The Geological Turn

deadline for submissions: 
September 21, 2017
full name / name of organization: 
American Comparative Literature Association
contact email: 

Submissions for a seminar at the annual ACLA conference, March 29-April 1 at UCLA.


Have the humanities taken a geological turn? Recent work across multiple disciplines - including philosophy, literary studies, and anthropology, to name only a few - has sought to reframe the contemporary historical moment within the deep timescales of the planet. From this dizzying perspective, scholars seek to reconfigure the relation between materiality and time: narrating the longue duréeof modernization through Earth's deep time materials (coal, oil, gold, etc.), even as humankind’s Earth-transforming activities are written into the geological record of the Anthropocene.

This ACLA seminar will bring together under the banner of the “geological turn” these emergent interdisciplinary perspectives on the geological foundation of contemporary media, art, and politics. While theories of the Anthropocene grapple with the emergence of humans as a “geological force,” works such as Jeffrey Jerome Cohen’s Stone (2015) and Wai Chee Dimock’s Through Other Continents(2006) trace cultural and literary histories: from early interest in geological thinking in the middle ages to the birth of geological science in the mid-eighteenth century and its impact on traditional models of power, chronology, and scale. In short, this seminar will think about rock formations as both figure and material, as a cultural and aesthetic vernacular as well as a medium of inscription and archive of the past.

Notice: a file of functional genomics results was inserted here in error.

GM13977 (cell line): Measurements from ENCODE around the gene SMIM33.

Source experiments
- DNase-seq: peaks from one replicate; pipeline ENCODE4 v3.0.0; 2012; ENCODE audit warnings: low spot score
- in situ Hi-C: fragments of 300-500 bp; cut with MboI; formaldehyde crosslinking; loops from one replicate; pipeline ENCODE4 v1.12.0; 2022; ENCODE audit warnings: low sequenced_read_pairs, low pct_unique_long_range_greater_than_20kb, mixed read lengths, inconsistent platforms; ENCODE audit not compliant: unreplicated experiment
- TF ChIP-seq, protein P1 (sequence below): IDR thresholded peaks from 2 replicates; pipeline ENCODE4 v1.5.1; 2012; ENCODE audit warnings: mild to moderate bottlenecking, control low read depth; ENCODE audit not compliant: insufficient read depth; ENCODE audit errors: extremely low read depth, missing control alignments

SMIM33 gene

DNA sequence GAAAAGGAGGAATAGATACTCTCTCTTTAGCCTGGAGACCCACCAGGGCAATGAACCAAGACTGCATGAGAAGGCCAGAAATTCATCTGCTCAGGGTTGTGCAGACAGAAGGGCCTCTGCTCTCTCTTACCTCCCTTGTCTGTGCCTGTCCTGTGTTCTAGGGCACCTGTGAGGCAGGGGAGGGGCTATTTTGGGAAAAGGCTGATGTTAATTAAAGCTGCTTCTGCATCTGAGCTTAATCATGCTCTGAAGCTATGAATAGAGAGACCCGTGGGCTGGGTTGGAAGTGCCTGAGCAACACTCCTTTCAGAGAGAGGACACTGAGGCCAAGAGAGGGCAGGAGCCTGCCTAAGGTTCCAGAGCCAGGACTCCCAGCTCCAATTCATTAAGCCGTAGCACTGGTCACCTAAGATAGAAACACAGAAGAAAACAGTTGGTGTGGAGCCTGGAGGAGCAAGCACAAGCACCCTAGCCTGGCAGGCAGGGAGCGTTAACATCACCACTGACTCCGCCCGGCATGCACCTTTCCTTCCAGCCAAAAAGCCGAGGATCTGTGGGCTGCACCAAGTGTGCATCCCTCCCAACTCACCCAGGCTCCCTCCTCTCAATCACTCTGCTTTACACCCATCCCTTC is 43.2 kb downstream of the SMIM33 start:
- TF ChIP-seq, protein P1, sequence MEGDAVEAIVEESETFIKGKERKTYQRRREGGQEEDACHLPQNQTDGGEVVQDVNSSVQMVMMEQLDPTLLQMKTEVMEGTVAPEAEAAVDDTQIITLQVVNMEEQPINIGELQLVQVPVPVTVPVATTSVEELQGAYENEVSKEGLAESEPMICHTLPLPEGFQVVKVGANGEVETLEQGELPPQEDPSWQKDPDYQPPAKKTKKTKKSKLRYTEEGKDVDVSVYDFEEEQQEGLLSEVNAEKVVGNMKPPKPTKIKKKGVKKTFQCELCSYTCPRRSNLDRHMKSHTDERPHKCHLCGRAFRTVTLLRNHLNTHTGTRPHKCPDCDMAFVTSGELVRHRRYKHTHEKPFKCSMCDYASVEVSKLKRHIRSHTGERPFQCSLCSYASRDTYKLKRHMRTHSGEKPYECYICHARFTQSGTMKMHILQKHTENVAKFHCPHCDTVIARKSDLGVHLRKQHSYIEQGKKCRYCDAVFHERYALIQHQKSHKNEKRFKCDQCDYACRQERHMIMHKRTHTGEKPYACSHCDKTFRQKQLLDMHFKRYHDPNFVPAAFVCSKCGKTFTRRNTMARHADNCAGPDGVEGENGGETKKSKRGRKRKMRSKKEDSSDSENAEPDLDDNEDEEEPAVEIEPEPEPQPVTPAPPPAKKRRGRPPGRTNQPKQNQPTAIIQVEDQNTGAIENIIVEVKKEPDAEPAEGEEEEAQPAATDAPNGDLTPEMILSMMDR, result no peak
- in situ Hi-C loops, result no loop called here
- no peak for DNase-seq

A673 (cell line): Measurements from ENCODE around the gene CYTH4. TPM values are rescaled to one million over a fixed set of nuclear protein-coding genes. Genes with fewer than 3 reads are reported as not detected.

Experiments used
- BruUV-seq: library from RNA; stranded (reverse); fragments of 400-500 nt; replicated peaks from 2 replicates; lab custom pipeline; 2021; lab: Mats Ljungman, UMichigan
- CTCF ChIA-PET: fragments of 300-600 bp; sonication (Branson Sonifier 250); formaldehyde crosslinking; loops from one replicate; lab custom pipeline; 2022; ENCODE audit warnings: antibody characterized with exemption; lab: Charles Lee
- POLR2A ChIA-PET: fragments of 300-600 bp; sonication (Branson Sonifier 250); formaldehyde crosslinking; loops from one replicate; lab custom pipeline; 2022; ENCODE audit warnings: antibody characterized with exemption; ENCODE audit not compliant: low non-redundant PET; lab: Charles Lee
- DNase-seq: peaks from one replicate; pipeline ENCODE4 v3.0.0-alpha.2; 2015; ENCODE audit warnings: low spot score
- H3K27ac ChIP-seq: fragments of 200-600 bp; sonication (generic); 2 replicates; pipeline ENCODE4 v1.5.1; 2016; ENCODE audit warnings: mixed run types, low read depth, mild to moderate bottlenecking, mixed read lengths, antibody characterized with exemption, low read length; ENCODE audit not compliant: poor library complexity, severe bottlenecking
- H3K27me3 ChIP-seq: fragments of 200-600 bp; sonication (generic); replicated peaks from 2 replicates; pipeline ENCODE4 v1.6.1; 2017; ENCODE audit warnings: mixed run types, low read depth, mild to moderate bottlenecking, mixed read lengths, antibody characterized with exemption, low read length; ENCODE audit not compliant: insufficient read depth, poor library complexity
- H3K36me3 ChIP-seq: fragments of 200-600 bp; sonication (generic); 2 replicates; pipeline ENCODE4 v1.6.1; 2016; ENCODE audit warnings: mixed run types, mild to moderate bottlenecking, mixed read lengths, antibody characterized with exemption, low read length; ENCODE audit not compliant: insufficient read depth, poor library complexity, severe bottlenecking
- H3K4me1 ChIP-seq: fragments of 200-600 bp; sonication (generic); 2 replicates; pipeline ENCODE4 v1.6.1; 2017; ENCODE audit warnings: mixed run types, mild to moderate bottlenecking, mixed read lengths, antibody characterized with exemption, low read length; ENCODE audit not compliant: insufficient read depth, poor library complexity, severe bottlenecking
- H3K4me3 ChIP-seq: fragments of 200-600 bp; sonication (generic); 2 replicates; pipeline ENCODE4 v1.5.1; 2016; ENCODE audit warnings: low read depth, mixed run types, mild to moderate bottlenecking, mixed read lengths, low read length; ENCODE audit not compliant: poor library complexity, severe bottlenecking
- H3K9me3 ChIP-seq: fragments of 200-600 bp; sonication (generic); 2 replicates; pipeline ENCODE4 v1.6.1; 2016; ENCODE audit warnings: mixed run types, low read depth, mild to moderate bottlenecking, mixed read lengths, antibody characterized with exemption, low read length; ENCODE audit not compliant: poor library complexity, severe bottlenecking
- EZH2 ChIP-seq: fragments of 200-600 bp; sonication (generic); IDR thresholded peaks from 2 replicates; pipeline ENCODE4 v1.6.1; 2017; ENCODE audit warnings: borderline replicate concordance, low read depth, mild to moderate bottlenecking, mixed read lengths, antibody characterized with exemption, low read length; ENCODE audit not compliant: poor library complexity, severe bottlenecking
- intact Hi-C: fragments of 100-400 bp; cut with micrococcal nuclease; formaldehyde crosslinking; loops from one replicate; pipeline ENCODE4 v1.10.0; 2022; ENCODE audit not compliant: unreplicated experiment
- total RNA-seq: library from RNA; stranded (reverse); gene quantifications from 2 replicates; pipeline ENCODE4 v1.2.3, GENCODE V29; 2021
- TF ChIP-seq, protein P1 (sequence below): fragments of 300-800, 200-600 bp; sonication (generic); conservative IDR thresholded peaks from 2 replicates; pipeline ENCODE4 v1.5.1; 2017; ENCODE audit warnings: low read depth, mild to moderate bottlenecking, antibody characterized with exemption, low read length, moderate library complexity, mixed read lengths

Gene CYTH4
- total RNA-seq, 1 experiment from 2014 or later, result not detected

We invite scholars from all fields to join us as we submerge the humanities’ methods and archives into deep time. Topics may include, but are by no means limited to: how attending to geological events and materials might disrupt traditional chronologies of literary and artistic canons; how specific literary forms, figures, and genres register deep time; the history of geology; historicizing the nascent genre of prehistoric fiction, such as William Golding’s The Inheritors and Claire Cameron’s The Last Neanderthal; and, confluences or tensions between new materialist philosophies and discourses of the Anthropocene.